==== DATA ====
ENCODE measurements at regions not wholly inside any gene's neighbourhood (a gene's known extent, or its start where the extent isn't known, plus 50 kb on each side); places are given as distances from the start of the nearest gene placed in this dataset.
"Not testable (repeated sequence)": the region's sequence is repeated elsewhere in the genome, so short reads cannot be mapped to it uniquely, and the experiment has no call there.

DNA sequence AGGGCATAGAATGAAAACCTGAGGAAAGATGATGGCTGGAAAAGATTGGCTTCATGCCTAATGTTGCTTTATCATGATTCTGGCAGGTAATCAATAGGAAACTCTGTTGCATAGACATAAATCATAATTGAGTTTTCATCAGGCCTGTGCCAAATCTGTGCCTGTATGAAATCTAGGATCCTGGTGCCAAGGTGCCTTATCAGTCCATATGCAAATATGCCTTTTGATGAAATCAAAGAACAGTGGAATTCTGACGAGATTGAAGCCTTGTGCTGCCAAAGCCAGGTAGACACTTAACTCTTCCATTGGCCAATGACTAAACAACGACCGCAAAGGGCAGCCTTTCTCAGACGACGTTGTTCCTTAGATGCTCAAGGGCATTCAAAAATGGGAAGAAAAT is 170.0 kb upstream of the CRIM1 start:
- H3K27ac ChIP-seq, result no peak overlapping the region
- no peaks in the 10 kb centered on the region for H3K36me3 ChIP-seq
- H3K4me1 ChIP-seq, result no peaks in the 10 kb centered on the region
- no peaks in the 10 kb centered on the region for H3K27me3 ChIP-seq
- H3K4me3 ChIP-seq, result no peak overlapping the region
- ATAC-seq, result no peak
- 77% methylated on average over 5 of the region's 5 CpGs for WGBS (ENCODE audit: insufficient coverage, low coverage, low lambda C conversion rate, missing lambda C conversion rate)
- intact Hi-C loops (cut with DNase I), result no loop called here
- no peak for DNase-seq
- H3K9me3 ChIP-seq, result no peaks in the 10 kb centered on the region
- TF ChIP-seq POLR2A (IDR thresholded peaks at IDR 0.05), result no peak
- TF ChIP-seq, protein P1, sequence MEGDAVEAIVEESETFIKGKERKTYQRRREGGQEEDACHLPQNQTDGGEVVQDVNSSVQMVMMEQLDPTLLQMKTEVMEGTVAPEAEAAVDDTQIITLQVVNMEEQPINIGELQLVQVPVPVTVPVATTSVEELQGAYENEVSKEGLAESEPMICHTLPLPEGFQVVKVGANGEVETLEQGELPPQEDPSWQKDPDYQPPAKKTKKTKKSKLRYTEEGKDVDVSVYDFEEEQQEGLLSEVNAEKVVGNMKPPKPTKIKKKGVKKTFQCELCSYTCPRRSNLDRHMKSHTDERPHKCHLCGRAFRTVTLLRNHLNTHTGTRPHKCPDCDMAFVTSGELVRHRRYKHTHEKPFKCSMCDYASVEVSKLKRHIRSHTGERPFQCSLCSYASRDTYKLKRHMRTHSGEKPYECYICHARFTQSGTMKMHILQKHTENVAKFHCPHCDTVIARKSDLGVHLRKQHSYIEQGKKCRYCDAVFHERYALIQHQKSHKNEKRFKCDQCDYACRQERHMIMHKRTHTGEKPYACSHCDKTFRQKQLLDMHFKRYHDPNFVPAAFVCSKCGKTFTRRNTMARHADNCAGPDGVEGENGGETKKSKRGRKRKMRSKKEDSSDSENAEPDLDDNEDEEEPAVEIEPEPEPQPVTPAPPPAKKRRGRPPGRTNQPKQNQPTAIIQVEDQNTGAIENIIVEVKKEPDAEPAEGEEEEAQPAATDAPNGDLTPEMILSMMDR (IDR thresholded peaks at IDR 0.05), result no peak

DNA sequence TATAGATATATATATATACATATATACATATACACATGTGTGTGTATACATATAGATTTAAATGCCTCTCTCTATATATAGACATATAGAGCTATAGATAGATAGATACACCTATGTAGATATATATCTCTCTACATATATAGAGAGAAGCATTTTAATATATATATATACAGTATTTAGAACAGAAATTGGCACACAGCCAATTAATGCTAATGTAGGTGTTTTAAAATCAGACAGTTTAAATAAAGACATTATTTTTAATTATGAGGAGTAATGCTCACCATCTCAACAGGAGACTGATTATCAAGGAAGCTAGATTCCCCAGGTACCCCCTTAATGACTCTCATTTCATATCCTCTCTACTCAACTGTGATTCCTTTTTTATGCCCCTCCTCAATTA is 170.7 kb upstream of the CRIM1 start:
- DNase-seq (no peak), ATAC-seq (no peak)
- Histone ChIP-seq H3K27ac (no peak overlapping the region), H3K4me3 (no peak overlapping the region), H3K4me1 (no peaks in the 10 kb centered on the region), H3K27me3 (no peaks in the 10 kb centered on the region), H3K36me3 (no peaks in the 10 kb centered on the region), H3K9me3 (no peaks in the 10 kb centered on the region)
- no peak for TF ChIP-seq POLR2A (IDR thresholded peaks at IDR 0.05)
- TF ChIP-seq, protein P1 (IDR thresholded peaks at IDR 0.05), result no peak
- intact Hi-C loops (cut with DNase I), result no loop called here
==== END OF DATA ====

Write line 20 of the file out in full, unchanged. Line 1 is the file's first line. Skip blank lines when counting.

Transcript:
- TF ChIP-seq, protein P1 (IDR thresholded peaks at IDR 0.05), result no peak